Brown: It’s new day in funeral service

By Gary Huffenberger -

Kevin Brown

Kevin Brown

Billy Arehart

This frieze decoration came from the Sabina School. Now it’s inside the new Brown Funeral Home in Wilmington.

WILMINGTON — Kevin Brown, the licensed director for a funeral home that opens Monday in Wilmington, said their work will include educating the public that it’s a new day in funeral service.

Many of the options that people can choose from, said Brown, they don’t think about or consider because they probably don’t know it’s available. But he and business partner Billy Arehart “want to be the progressive, open-minded funeral home that will try to do anything we can to serve a family in need,” said Brown.

An open house is scheduled for Tuesday, Aug. 9 between 4 and 8 p.m. at the historical 237 W. Main St. corner home known for a brick serpentine wall bordering the back yard.

In the near future the only crematory in Clinton County will operate on the premises, in what formerly was a three-car building.

The historical house was built in 1913. In making it into a funeral home, Brown and Arehart have tried to maintain the house’s integrity as much as possible, said Arehart, who is a great-nephew of the late Fred Murphy. Fred resided in the house with his wife, Maxine Harlan Murphy, who was born there.

The home has the distinction of having appeared in the magazine Better Homes and Gardens.

To facilitate the change in function, new wiring and new plumbing have been added, central air conditioning installed, and a couple walls taken out.

“We wanted to make it look beautiful and warm, and we also don’t want it to be intimidating,” Brown said. “A lot of funeral homes you walk into, they look like a funeral home.

“We wanted it to be kind of updated and look more modern, and again try to take away the old stigma of the old funeral parlor and make it more comfortable than that,” he added.

“Where people feel at home,” Arehart said.

Most of the furnishings are items from the Murphy Family, including a sampler made in 1832 and photographs of Murphy Family members intermixed throughout the rooms.

There is a bright kitchen area, where there will be coffee and bottled water in the refrigerator, Brown said.

“If people want to bring in cold cuts or snacks, we have this area back here for people to be able to have that, to sit around, or go outside in back,” he said.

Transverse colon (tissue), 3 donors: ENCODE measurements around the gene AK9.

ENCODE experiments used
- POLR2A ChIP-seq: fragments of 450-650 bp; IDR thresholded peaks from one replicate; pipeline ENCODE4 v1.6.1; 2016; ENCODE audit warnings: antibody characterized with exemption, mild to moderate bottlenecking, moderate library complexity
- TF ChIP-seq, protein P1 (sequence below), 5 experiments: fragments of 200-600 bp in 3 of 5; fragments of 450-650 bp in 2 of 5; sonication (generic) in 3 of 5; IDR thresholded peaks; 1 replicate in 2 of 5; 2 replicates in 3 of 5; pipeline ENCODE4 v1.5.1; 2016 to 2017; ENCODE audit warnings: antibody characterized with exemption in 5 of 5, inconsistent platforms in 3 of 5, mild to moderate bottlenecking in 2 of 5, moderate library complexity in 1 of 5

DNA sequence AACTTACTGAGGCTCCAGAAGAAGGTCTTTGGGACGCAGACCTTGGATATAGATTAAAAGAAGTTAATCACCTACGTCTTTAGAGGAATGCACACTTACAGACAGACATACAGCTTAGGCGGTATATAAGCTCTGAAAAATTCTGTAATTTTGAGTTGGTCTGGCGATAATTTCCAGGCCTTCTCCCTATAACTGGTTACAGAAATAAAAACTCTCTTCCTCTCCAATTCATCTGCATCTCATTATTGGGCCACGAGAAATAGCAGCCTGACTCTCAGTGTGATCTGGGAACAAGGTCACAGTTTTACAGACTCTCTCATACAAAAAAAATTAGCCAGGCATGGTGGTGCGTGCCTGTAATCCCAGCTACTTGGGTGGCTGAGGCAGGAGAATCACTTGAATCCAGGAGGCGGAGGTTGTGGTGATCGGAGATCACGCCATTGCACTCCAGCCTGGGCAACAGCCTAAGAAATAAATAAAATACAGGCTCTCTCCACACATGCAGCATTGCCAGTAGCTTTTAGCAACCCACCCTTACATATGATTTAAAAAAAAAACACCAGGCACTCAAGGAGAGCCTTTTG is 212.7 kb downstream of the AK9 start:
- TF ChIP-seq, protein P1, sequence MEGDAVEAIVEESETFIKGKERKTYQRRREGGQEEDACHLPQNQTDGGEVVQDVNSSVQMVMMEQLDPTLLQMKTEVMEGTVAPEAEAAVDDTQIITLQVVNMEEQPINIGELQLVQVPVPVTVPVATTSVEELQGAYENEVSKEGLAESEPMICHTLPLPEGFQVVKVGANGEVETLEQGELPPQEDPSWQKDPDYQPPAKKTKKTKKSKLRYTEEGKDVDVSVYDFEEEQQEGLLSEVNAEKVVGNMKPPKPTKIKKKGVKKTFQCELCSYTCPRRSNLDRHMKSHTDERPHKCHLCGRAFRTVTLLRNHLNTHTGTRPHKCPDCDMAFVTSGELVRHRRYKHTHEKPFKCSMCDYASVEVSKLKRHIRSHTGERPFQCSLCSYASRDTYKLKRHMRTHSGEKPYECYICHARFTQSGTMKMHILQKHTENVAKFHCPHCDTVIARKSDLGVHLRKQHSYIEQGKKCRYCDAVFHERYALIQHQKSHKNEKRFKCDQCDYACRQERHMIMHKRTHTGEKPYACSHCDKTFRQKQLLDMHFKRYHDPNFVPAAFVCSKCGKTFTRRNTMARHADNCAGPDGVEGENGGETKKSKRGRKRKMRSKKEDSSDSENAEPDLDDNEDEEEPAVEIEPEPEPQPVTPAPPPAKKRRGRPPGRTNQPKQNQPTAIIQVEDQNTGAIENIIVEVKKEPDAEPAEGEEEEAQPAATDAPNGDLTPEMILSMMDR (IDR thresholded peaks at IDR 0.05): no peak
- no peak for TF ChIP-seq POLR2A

There is an outbuilding in the back that will house a physical showroom of caskets, vaults and urns. But inside, in a room where the family meets with the funeral director, there will be a large screen monitor that will show examples of products — a virtual showroom.

Traditional funerals will be offered, but they also emphasize they are willing and able to be creative and do anything to personalize the services, said Brown.

As for the business side of the funeral home, Brown said it is going to be very moderately priced.

“We are positioning ourselves to be able to help every family in Wilmington and the surrounding area cost-wise,” said Brown. Arehart said they will take care of anybody from “all walks of life.”

The Wilmington-Clinton County Chamber of Commerce will hold a formal ribbon-cutting at 5:30 p.m. Aug. 9. Light refreshments and pre-arrangement materials will be available at the open house that day.

The Murphy home has been given new life and direction, said Dessie Rogers, the executive director of the Wilmington-Clinton County Chamber of Commerce.

Originally, the establishment will have the name Brown Funeral Home. Once the crematory is in place, signage will speak of the “Brown Funeral Home and Arehart Crematory located in historic Murphy House.”

For more information, please contact the Brown Funeral Home at 937-382-2247.

Reach Gary Huffenberger at 937-556-5768 or on Twitter @GHuffenberger.

Kevin Brown Brown

Billy Arehart Arehart

This frieze decoration came from the Sabina School. Now it’s inside the new Brown Funeral Home in Wilmington. frieze decoration came from the Sabina School. Now it’s inside the new Brown Funeral Home in Wilmington.

By Gary Huffenberger